Closing keynote: The rise of English as the language for academic publication: On equity, disadvantage and ‘non-nativeness’ as a red herring

Hultgren, Anna Kristina (2018). Closing keynote: The rise of English as the language for academic publication: On equity, disadvantage and ‘non-nativeness’ as a red herring. In: 4th international conference on Publishing and Presenting Research Internationally: Issues for Speakers of English as an Additional Language, 14/09/2018-16/09/2018, Reykjavik, Iceland.

URL: https://english.hi.is/events/priseal_4_writing_eng...

Abstract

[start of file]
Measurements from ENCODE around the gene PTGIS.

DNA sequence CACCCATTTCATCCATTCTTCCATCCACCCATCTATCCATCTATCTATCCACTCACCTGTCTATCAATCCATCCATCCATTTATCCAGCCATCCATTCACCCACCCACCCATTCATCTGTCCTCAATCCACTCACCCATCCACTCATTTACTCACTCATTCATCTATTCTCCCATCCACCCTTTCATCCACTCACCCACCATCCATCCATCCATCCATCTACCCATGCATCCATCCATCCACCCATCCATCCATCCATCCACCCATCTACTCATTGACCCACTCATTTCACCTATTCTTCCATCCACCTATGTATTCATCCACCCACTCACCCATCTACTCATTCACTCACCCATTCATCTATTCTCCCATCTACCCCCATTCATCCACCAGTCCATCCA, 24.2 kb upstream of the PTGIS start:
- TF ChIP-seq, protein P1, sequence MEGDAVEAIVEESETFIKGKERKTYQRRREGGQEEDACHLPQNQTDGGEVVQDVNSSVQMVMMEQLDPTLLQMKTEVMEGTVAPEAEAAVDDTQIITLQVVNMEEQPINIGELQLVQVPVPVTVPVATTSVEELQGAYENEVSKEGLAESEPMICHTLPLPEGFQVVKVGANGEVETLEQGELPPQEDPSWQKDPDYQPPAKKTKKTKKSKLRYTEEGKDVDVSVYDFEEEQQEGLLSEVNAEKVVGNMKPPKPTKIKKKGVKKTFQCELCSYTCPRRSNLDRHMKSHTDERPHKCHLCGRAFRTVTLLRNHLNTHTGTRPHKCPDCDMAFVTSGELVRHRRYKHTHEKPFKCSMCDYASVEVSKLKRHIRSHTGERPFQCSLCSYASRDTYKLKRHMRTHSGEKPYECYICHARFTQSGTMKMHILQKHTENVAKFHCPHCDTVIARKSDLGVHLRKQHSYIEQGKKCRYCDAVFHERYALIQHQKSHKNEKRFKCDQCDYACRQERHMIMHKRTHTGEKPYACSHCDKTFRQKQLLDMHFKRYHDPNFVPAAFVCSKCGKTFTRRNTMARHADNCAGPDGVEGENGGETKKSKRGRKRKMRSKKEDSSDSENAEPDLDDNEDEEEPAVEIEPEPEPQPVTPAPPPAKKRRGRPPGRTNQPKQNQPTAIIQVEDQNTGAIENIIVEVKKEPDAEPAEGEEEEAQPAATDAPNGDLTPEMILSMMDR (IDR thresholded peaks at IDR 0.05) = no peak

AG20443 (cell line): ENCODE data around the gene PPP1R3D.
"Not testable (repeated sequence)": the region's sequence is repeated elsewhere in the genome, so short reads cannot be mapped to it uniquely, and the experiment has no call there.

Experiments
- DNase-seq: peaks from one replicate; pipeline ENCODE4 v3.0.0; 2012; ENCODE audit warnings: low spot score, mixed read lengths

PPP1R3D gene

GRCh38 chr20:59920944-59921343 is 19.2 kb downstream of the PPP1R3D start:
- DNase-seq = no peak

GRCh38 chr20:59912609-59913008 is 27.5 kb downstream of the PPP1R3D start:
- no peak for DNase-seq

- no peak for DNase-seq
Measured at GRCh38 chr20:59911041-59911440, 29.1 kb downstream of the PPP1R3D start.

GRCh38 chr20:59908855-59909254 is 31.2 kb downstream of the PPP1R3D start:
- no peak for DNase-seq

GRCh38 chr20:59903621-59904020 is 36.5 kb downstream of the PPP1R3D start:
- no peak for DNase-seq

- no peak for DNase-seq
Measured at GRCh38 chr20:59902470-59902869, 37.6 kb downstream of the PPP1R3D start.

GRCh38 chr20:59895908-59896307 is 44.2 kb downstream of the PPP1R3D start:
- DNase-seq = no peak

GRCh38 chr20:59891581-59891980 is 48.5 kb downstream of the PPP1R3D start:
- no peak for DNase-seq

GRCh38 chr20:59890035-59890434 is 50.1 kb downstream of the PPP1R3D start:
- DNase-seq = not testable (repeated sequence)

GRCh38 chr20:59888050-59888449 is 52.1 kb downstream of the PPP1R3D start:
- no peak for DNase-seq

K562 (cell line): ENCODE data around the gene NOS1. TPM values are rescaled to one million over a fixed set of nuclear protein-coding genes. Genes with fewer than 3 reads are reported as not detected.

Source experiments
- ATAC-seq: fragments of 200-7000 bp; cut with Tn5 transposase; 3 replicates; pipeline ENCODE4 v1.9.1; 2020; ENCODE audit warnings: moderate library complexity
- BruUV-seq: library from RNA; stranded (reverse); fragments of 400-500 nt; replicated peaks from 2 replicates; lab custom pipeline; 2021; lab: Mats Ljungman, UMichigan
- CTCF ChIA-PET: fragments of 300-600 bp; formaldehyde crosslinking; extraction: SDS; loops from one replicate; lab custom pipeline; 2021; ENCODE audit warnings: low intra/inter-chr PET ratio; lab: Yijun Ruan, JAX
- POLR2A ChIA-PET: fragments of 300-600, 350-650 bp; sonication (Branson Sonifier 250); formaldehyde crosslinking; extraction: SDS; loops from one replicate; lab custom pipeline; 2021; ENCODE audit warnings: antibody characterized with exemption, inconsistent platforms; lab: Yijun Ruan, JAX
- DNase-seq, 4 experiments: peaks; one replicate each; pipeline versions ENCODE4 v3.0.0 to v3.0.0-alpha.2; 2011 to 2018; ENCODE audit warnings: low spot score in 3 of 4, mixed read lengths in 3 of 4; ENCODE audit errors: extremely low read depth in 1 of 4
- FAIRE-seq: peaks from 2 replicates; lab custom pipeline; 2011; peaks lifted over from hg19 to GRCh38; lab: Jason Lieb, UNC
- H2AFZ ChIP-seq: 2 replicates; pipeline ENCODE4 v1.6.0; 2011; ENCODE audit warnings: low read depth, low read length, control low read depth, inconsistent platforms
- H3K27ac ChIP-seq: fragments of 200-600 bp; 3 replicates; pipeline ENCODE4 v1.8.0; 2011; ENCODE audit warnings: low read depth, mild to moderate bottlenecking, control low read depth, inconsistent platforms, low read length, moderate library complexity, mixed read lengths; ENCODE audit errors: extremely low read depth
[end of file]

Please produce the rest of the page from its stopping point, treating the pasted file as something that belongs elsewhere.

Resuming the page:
Over the past few decades, English has become the dominant language for academic publication across the world. Within the fields of English for Academic Purposes (EAP) and English for Research Publication Purposes (ERPP), there is an unquestioned orthodoxy that scholars with English as an Additional Language (EAL) are particularly disadvantaged by the pressure to publish in English (though see Kuteeva 2015 and debate between Hyland 2016a, 2016b and Politzer-Ahlesa et al. 2016). In this plenary talk, I will challenge this orthodoxy, raising questions about the evidence upon which it is based, drawing on my own work as well as that of others (e.g. Salö 2017). Within a framework of ‘verbal hygiene’ (Cameron 1995, 2012), I will argue that the attention accorded to ‘non-nativeness’ in the literature is disproportionate to its significance for publication success. In developing this argument, I will dispute not that global academic publishing is pervaded by inequity, bias and discrimination; nor will I deny that EAL scholars’ sense of injustice is real; nor that language is often topicalized in gatekeepers’ (journal editors’ and reviewers’) discourses. Rather, I will raise questions about the extent to which nativeness/non-nativeness is the key variable determining publishing success. Addressing the conference theme, ‘Research and Practice: Moving Forward’, I conclude by proposing some reorientations for researchers and practitioners in the field. For researchers, these include a focus on ‘uptake’ as well as production (see also Lillis and Curry 2015), complementing existing approaches with quantitative and comparative ones (see also Hyland 2016a). For practitioners in the field, I will argue for a widening of the scope to include any scholar, whether non-native or not, in need of writing support.

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